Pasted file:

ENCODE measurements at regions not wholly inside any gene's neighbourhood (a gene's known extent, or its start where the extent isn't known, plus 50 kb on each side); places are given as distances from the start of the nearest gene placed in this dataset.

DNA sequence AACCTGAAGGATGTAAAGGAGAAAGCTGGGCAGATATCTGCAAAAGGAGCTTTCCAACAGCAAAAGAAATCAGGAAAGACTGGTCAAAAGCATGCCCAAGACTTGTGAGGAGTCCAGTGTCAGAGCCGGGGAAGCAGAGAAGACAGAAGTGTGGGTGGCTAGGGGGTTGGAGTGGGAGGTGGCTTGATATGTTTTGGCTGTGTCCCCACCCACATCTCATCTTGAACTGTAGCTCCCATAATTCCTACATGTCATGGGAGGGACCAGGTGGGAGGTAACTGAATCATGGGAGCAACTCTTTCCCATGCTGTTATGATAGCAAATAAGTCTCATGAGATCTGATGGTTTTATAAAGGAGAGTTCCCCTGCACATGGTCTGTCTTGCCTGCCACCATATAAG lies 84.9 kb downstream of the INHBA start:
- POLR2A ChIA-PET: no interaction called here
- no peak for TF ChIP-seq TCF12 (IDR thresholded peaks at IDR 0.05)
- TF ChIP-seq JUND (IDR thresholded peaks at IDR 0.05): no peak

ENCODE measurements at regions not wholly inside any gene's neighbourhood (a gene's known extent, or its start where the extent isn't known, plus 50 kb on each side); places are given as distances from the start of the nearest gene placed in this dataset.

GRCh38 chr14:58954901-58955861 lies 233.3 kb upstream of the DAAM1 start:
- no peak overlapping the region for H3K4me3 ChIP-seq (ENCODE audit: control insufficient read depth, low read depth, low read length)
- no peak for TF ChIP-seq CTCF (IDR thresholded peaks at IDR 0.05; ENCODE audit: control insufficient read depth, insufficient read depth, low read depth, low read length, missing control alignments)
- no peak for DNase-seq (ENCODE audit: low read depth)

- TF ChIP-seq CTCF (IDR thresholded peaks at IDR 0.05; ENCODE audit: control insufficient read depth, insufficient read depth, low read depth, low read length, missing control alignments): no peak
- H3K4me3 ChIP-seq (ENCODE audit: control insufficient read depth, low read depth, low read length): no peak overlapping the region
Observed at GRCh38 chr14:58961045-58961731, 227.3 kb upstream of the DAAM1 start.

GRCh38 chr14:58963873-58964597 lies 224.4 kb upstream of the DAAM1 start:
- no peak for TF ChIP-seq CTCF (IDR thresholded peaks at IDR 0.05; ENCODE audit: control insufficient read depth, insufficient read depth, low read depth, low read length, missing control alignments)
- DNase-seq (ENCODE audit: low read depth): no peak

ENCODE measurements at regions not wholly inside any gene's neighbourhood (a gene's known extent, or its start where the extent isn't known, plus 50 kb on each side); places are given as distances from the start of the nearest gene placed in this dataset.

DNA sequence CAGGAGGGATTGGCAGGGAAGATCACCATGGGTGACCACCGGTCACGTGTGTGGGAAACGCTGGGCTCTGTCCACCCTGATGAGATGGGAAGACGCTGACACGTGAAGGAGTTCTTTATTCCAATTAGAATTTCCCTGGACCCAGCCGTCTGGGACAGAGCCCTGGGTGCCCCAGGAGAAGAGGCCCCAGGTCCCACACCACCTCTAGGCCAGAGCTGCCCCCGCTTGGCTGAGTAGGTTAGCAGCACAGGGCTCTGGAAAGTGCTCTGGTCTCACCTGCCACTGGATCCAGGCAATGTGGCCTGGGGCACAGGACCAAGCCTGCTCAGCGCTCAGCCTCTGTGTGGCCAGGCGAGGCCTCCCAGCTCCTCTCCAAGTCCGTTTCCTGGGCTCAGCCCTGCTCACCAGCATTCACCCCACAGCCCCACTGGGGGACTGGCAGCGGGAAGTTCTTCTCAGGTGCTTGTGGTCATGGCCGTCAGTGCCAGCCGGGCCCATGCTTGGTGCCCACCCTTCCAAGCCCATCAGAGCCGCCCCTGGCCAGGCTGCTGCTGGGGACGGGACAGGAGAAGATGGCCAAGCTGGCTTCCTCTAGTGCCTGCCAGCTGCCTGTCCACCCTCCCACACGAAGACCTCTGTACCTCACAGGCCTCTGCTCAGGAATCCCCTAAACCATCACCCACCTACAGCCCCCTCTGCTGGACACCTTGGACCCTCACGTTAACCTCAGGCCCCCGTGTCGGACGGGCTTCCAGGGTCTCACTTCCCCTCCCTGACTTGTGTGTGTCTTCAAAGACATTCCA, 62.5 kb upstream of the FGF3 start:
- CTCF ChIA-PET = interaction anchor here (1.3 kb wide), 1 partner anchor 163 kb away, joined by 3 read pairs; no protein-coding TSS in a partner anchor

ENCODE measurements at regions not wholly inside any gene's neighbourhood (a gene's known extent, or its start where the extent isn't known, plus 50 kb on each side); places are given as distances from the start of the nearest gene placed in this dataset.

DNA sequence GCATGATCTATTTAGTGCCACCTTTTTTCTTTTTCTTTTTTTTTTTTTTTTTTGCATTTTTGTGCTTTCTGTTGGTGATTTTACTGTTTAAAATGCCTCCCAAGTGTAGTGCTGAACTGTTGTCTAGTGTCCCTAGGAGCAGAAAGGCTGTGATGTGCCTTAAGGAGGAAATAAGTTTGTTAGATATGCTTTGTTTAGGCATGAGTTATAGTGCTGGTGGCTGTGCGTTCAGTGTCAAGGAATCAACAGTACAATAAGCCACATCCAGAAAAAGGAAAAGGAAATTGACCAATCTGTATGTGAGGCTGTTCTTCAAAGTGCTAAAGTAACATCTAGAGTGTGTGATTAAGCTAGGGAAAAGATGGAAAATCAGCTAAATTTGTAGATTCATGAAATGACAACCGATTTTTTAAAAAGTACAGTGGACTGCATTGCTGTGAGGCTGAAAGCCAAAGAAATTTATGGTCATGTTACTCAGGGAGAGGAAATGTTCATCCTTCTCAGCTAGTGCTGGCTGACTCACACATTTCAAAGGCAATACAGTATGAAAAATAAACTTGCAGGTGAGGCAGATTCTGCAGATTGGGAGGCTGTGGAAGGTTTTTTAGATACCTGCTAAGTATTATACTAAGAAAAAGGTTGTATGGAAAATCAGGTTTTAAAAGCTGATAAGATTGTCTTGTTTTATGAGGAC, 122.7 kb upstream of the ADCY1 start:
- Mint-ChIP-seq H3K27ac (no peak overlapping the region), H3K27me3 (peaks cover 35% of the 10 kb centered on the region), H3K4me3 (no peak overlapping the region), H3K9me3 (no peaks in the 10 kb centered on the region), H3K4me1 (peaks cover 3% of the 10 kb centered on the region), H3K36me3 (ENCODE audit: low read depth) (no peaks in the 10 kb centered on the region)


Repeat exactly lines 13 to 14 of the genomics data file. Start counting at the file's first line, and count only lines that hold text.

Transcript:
Observed at GRCh38 chr14:58961045-58961731, 227.3 kb upstream of the DAAM1 start.

GRCh38 chr14:58963873-58964597 lies 224.4 kb upstream of the DAAM1 start: